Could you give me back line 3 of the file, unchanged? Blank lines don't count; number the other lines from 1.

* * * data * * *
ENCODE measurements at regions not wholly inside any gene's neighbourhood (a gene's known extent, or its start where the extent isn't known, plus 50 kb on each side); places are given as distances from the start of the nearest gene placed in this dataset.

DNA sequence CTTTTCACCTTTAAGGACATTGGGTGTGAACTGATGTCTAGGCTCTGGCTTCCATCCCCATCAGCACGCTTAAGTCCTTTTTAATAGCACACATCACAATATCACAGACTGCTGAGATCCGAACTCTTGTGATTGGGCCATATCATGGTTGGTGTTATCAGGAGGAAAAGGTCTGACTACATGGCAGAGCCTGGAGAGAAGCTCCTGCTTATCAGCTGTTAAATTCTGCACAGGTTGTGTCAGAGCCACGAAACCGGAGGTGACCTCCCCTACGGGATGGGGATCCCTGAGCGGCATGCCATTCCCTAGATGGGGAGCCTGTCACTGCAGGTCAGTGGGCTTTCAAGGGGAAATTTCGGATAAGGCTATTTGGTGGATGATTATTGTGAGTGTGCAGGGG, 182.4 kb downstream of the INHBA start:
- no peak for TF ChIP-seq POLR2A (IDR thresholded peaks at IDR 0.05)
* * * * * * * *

- no peak for TF ChIP-seq POLR2A (IDR thresholded peaks at IDR 0.05)